A healthy family lives in the balance between connection and independence. Too
much connection and family members becomes entangled and boxed in. They feel intruded upon, unable to develop their distinct interests or pursue their individual opportunities. No one can develop their individuality, their unique character. Each person in the family will even experience great difficulty establishing their identity. Move too far toward independence, however, and family members find themselves alone, isolated, and without support. They have no one with whom they can enjoy life, no one to help them develop as unique individuals. We need relationships to discover our own identity. Healthy families find balance between these two extremes by developing interdependence. Interdependence empowers family members to engage one another and enjoy individual time. Relationships become the springboard for individual identity development by providing a safe harbor from which to explore interests and ideas as well as a safe haven in which to find comfort and reassurance. Interdependent relationships become the place of safety, comfort, encouragement, and empowerment for each individual and the family as a whole.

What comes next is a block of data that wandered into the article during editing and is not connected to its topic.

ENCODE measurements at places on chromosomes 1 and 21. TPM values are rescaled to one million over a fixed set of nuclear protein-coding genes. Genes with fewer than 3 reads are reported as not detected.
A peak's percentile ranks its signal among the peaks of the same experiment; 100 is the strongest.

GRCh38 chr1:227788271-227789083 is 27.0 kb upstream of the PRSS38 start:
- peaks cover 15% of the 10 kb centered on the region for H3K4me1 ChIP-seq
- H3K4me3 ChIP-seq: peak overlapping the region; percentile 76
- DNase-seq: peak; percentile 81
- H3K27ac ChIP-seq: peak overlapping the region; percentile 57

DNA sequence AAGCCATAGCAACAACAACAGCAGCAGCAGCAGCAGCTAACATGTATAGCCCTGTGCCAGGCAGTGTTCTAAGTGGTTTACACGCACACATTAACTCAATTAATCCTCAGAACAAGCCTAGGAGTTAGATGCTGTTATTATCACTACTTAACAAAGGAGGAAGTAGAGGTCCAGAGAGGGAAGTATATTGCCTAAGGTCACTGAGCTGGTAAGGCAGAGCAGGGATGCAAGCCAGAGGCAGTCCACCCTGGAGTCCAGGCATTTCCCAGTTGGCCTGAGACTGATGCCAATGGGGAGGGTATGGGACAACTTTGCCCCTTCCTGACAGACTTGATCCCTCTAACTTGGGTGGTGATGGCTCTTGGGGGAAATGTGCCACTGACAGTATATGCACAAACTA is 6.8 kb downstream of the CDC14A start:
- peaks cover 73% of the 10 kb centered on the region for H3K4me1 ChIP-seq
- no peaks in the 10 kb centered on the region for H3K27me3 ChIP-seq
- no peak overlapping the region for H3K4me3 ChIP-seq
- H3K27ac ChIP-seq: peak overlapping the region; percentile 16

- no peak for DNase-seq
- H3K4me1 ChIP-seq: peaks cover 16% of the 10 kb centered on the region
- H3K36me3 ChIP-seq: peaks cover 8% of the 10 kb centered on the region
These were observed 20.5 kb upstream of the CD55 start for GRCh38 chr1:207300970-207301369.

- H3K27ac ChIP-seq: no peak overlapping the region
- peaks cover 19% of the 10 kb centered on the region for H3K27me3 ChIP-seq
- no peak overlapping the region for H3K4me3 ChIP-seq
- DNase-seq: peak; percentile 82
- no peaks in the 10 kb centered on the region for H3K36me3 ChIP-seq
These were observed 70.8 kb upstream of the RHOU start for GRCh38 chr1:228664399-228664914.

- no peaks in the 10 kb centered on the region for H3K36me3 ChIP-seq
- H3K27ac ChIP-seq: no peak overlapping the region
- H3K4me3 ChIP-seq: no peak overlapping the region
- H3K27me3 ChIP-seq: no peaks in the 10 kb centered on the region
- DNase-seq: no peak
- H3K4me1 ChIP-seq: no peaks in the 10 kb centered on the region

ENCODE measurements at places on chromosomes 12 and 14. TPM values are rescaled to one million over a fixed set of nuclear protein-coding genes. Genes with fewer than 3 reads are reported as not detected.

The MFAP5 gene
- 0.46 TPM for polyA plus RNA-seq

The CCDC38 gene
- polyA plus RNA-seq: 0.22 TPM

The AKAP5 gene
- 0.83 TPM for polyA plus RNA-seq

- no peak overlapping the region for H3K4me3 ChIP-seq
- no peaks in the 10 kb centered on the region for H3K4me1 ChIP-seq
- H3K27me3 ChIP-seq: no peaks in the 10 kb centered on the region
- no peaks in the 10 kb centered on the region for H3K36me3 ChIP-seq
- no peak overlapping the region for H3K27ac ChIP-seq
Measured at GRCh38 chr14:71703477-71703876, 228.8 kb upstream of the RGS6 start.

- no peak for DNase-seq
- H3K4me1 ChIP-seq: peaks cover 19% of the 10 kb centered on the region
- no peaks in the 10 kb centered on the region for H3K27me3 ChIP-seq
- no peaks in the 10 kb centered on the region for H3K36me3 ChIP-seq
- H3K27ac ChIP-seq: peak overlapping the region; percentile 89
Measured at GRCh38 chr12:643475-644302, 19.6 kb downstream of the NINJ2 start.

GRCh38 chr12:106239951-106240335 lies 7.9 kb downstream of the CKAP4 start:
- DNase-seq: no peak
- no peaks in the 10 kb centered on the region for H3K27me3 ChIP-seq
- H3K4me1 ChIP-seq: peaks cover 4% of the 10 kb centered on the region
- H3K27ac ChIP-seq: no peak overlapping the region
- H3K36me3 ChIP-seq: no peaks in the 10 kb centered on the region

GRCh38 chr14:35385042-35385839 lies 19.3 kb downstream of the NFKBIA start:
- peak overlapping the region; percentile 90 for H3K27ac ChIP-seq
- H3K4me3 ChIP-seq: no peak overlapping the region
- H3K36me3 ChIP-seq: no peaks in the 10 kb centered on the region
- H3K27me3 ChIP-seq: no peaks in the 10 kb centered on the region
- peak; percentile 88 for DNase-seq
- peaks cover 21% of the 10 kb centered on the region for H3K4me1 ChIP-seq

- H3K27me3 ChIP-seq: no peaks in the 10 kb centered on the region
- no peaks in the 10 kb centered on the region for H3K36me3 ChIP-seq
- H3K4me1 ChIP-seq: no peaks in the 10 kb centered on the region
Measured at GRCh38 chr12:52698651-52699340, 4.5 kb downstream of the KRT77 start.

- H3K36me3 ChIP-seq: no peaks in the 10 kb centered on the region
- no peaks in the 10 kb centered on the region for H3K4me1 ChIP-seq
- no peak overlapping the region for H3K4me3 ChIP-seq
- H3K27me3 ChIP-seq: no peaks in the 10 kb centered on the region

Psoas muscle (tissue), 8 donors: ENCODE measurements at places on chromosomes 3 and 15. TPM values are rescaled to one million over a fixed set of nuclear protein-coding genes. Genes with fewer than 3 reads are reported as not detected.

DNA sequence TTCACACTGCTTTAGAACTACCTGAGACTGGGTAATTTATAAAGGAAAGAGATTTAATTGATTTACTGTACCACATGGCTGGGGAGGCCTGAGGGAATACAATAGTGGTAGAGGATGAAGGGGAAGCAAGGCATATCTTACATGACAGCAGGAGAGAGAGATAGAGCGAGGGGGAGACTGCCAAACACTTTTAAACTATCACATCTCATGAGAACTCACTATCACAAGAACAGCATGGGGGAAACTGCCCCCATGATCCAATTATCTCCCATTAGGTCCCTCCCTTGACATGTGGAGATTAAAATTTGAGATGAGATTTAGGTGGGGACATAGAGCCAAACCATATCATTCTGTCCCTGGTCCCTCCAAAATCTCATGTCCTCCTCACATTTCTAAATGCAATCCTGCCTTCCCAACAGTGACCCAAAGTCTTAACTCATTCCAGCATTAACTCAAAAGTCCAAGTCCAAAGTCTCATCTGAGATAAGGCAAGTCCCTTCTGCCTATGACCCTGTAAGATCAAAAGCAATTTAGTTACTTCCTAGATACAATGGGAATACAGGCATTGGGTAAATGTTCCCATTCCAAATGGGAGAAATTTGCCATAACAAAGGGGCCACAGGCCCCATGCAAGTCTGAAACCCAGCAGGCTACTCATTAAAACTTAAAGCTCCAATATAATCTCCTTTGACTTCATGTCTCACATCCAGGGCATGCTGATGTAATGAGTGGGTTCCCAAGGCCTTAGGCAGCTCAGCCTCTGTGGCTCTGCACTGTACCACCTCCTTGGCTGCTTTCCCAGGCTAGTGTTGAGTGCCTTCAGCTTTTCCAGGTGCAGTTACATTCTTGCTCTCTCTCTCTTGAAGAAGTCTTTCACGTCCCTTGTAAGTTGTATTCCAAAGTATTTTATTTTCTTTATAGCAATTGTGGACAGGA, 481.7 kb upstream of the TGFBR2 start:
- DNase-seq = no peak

A healthy family lives in the balance between “mine” and “yours.” Too much focus on “mine” and family members becomes self-absorbed and self-centered. Stinginess undermines sharing. Greediness leads to excessive competition for resources that everyone perceives as limited. But, when the focus turns completely to “yours,” at least one person becomes a doormat. After time, she will feel taken for granted and used. Eventually, she will rebel. She may lash out in anger or shut down in defeat, bitter and resentful. The whole family suffers as a result. Healthy families balance “mine” and “yours” with “ours.” Finding “ours” is no easy task. It requires a growing knowledge of each family member. It demands a long-term vision, a willingness to postpone “my own” agenda and even sacrifice for the good of the family. In short, finding “ours” requires love and acceptance. “Ours” presupposes differences but learns to tolerate, accept, and even celebrate those differences as opportunities to learn, love, and serve.